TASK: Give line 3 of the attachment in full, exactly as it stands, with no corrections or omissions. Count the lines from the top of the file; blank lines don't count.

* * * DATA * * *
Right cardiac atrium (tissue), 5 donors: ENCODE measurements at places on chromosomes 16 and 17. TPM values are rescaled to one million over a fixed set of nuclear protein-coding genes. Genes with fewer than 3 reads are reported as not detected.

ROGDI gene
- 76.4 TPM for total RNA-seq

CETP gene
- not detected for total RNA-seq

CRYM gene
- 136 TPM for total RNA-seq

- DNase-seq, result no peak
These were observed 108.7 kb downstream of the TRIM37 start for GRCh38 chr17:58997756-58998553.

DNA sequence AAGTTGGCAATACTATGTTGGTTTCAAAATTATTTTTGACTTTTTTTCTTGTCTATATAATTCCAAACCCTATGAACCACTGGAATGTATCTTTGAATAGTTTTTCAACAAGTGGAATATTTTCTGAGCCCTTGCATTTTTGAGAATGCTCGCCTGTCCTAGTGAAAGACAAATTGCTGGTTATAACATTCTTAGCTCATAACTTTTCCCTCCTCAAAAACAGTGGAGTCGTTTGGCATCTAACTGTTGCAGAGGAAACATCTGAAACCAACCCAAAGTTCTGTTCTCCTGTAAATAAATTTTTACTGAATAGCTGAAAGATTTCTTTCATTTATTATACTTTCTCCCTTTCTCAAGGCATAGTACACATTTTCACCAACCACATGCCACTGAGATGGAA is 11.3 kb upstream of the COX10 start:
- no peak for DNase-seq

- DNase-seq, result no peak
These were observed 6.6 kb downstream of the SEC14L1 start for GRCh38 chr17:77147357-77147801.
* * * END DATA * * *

- 76.4 TPM for total RNA-seq